NACOGDOCHES COUNTY, TX (KTRE) - One East Texas mother is starting the conversation about postpartum depression, after experiencing it following her second child's birth, she feels breaking her silence could help others struggling.
At least 600,000 women are diagnosed with postpartum depression every year, but this number could be even higher due to those suffering in silence.
"It was hard for me to know I was supposed to feel a certain way after having a child, from being so happy after my first, I was so confused why I was feeling this way," Shaylee Engle said. "I was guilty all the time, restless, irritable and I would take my emotions out on the people I loved."
Shaylee and her husband James have been married for five years. The birth of their first child, Aniston was an easy transition for this new mother, however after having her second child she started experiencing symptoms of postpartum.
"It took a lot for me to realize I had a problem, I am one of those people who tries to make everything be okay. I would push things under the rug and put on a smile," Engle said. "I remember the day I just couldn't stop crying. This is when I first told my husband I thought something was wrong, and that I needed help."
What she didn't know was the number of other women struggling, and said the stigma around speaking out leaves many moms feeling like a prisoner of their own minds.
"I felt guilty I wasn't doing enough for them, and thats part of the postpartum because your mind plays tricks on you, and you start to believe the lies," Engle said.
This is when she finally reached out for help, and said many feel they are all alone in this struggle. She hopes by sharing her message it will encourage others to seek help as well.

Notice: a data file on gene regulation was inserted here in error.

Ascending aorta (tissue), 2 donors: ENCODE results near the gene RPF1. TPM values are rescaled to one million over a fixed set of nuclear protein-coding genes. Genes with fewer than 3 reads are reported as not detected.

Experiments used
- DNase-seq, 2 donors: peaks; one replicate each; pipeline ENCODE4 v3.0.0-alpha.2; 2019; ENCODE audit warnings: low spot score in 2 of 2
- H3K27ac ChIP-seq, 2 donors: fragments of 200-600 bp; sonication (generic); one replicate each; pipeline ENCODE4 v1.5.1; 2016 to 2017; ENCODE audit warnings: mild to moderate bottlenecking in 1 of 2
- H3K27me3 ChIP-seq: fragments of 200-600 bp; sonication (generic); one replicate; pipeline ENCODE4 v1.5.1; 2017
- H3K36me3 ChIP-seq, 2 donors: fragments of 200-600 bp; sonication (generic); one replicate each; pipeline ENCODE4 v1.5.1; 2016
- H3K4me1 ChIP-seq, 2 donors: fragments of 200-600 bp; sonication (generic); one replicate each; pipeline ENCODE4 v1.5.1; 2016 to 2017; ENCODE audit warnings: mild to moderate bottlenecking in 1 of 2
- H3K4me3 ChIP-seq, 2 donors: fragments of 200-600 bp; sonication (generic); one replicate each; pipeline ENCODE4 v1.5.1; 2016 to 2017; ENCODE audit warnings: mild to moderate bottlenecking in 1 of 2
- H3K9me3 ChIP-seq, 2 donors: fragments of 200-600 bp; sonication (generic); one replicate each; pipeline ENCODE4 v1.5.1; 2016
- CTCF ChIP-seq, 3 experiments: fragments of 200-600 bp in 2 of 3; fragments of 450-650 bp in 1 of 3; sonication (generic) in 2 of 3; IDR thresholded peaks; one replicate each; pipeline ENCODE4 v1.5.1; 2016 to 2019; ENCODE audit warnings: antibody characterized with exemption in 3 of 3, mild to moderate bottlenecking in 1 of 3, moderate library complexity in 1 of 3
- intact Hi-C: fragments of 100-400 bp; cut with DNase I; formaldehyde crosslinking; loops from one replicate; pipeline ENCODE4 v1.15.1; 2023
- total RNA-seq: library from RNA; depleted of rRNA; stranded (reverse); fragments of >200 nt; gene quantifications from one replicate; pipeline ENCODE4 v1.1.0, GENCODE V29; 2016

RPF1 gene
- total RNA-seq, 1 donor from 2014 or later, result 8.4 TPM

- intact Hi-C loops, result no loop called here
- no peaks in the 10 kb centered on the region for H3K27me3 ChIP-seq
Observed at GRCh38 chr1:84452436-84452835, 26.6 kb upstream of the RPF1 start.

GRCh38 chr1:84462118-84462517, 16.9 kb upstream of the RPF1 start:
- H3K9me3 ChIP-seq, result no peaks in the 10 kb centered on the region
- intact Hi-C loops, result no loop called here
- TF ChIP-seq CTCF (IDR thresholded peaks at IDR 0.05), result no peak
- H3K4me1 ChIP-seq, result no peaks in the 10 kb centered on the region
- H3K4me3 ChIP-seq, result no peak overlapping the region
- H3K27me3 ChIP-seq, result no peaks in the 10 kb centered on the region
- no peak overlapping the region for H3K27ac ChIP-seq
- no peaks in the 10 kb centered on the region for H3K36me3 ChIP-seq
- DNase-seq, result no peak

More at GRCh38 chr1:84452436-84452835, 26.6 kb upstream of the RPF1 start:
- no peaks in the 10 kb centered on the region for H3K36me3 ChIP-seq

"I finally told my husband, I think theres something is wrong. I think I need help, but it took a lot for me to say that, but I am so glad that I did," Engle said. "He was so supportive, and it really brought us closer together as a family and as a couple because I got to see how amazing he was with girls."
Engle also sought medical opinion, and said as hard as making the phone call to a doctor's office about the way she was feeling, she is still so glad she was proactive and caught the symptoms early. As she struggled through some of her darkest moments she realized she wanted to use her story to help others feeling like they can't speak out.
"I didn't want anyone to feel the way I was feeling," Engle said.
She opened up to friends online, and said the support she was able to give and receive was another weapon used to fight this battle. Above all sharing her story in her bible study, and relying on her faith are the things she credits to helping her survive, and continue the healing process.
"I am a woman of faith, and I look to scripture for strength and hope and it made me a better person. I probably wouldn't take it away, the trial I went through, because it helped me with my walk with Christ," Engle said.
She said as difficult as her journey was, the lesson she learned is what she hopes will encourage others. Now as she moves forward she shares what it taught her, and how it changed her life for the better.
"It taught me a lot about the Lord, and about myself that I can be resilient, and get through these tough times," Engle said.